According to the U.S. Naval Observatory, Department of Astronomical Applications, the phase of the moon was waning crescent (not seen anytime before midnight) with 10% of the moon's visible disk illuminated. Moonrise was at 0840 on the following day.


The NTSB investigator-in-charge (IIC) performed an on-scene documentation of the wreckage on April 10, 2008.

The accident site was located in rugged, remote mountainous terrain, about 9 nautical miles west of L35 at an elevation of 8,344 feet mean sea level (msl), and 770 feet west of the summit of Baker Peak, elevation 8,535 feet msl. An onsite examination revealed that the first impact signatures were evidenced by the fresh topping of a tree about 60 feet high, which was located 625 feet west of the main wreckage. Additional tree impact signatures were observed as the airplane descended along the energy path, which was oriented on a magnetic heading of 055 degrees. The main wreckage was located on a north-facing slope of about 30 degrees, oriented on a magnetic heading of 045 degrees.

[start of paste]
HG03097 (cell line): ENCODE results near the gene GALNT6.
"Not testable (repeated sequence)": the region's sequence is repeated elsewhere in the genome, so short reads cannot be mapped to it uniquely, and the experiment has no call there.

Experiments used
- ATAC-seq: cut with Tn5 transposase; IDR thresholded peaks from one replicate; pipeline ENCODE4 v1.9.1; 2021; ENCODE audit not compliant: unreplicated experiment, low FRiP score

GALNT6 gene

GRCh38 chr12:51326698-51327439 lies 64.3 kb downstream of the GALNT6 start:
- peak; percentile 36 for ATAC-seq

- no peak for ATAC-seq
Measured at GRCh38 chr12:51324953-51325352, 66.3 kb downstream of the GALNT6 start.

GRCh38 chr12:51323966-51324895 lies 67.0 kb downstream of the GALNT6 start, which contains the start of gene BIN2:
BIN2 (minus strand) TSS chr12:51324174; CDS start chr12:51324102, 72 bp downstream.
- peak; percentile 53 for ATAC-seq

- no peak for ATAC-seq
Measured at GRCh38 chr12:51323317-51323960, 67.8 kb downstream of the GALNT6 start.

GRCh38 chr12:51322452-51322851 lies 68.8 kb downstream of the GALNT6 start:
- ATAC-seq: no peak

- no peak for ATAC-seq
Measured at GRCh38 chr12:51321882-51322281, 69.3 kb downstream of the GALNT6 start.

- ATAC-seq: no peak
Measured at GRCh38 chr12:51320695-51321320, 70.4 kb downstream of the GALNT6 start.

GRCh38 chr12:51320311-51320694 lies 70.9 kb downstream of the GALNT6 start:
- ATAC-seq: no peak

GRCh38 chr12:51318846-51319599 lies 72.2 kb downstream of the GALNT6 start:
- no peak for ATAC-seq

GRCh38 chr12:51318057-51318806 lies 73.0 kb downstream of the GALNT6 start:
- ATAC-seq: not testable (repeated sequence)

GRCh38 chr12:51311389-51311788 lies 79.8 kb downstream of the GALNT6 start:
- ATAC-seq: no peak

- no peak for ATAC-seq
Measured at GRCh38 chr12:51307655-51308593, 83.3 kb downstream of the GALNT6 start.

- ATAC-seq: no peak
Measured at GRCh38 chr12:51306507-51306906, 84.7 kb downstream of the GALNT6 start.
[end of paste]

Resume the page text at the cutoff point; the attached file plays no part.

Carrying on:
The airplane's fuselage was broken into several major portions, with the firewall, instrument panel, and a front seat located together, all of which exhibited thermal damage. A section of the airplane's floor, 3 seats, and the FS 222 bulkhead were located together, with no thermal damage noted. The empennage was observed separated from the airplane, while the vertical and horizontal stabilizers were intact and exhibited impact damage. The left outboard section of the wing remained intact and exhibited impact damage. The left and right ailerons and the left and right flaps were separated from the wing and exhibited impact damage.